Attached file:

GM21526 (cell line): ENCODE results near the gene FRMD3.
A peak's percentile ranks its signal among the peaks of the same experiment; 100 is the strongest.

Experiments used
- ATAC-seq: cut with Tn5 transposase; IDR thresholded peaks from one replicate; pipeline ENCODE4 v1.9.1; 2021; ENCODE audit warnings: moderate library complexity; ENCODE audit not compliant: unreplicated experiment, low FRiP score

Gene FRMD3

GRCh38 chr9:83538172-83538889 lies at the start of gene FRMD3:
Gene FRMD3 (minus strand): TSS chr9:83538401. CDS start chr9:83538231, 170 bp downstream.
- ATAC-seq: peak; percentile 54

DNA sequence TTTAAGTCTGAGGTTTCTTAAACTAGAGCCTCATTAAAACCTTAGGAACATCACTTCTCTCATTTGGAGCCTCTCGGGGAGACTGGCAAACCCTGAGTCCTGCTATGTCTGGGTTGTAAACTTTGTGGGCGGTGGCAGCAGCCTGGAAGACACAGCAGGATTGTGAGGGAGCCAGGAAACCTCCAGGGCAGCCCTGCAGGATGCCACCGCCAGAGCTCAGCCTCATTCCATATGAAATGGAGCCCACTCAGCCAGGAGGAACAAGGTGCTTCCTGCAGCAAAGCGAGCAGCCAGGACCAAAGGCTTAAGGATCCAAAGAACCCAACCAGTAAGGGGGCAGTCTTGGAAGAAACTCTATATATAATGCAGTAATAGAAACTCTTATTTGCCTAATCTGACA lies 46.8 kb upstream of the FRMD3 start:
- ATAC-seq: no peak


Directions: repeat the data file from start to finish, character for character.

GM21526 (cell line): ENCODE results near the gene FRMD3.
A peak's percentile ranks its signal among the peaks of the same experiment; 100 is the strongest.

Experiments used
- ATAC-seq: cut with Tn5 transposase; IDR thresholded peaks from one replicate; pipeline ENCODE4 v1.9.1; 2021; ENCODE audit warnings: moderate library complexity; ENCODE audit not compliant: unreplicated experiment, low FRiP score

Gene FRMD3

GRCh38 chr9:83538172-83538889 lies at the start of gene FRMD3:
Gene FRMD3 (minus strand): TSS chr9:83538401. CDS start chr9:83538231, 170 bp downstream.
- ATAC-seq: peak; percentile 54

DNA sequence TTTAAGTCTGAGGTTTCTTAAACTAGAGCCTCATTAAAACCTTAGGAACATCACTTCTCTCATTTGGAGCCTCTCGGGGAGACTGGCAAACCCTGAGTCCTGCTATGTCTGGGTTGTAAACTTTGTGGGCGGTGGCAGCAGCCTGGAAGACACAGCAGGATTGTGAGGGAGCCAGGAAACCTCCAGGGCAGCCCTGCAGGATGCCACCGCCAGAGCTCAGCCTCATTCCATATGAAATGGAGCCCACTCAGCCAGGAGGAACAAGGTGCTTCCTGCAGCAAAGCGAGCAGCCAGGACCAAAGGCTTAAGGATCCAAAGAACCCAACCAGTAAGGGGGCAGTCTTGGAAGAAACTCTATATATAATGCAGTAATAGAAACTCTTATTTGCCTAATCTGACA lies 46.8 kb upstream of the FRMD3 start:
- ATAC-seq: no peak